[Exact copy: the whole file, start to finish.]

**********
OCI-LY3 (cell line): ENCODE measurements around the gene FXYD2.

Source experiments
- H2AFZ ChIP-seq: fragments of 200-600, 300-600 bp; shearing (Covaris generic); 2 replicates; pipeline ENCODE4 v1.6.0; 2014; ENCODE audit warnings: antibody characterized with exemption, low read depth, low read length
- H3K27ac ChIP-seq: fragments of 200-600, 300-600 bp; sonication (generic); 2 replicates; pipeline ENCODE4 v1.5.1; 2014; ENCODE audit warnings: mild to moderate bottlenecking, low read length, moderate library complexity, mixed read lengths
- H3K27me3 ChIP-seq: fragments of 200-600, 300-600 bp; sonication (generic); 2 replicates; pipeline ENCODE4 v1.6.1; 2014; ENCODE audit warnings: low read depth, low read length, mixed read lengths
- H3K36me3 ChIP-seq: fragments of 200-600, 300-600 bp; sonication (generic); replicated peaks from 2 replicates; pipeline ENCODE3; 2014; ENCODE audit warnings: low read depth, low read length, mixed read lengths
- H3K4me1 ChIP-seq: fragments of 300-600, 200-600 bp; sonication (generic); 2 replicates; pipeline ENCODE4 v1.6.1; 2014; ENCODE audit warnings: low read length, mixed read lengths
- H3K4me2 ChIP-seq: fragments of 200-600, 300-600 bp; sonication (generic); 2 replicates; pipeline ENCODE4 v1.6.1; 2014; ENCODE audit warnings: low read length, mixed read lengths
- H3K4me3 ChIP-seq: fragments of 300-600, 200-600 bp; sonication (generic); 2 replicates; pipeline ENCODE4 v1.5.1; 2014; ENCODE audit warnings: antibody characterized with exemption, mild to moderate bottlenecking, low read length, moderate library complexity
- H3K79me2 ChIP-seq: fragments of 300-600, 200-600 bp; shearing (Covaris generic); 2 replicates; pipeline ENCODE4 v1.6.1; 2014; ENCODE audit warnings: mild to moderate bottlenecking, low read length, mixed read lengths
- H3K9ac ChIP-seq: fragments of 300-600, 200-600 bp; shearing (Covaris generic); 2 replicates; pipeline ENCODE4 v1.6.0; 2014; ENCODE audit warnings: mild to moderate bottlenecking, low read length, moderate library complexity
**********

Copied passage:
OCI-LY3 (cell line): ENCODE measurements around the gene FXYD2.

Source experiments
- H2AFZ ChIP-seq: fragments of 200-600, 300-600 bp; shearing (Covaris generic); 2 replicates; pipeline ENCODE4 v1.6.0; 2014; ENCODE audit warnings: antibody characterized with exemption, low read depth, low read length
- H3K27ac ChIP-seq: fragments of 200-600, 300-600 bp; sonication (generic); 2 replicates; pipeline ENCODE4 v1.5.1; 2014; ENCODE audit warnings: mild to moderate bottlenecking, low read length, moderate library complexity, mixed read lengths
- H3K27me3 ChIP-seq: fragments of 200-600, 300-600 bp; sonication (generic); 2 replicates; pipeline ENCODE4 v1.6.1; 2014; ENCODE audit warnings: low read depth, low read length, mixed read lengths
- H3K36me3 ChIP-seq: fragments of 200-600, 300-600 bp; sonication (generic); replicated peaks from 2 replicates; pipeline ENCODE3; 2014; ENCODE audit warnings: low read depth, low read length, mixed read lengths
- H3K4me1 ChIP-seq: fragments of 300-600, 200-600 bp; sonication (generic); 2 replicates; pipeline ENCODE4 v1.6.1; 2014; ENCODE audit warnings: low read length, mixed read lengths
- H3K4me2 ChIP-seq: fragments of 200-600, 300-600 bp; sonication (generic); 2 replicates; pipeline ENCODE4 v1.6.1; 2014; ENCODE audit warnings: low read length, mixed read lengths
- H3K4me3 ChIP-seq: fragments of 300-600, 200-600 bp; sonication (generic); 2 replicates; pipeline ENCODE4 v1.5.1; 2014; ENCODE audit warnings: antibody characterized with exemption, mild to moderate bottlenecking, low read length, moderate library complexity
- H3K79me2 ChIP-seq: fragments of 300-600, 200-600 bp; shearing (Covaris generic); 2 replicates; pipeline ENCODE4 v1.6.1; 2014; ENCODE audit warnings: mild to moderate bottlenecking, low read length, mixed read lengths
- H3K9ac ChIP-seq: fragments of 300-600, 200-600 bp; shearing (Covaris generic); 2 replicates; pipeline ENCODE4 v1.6.0; 2014; ENCODE audit warnings: mild to moderate bottlenecking, low read length, moderate library complexity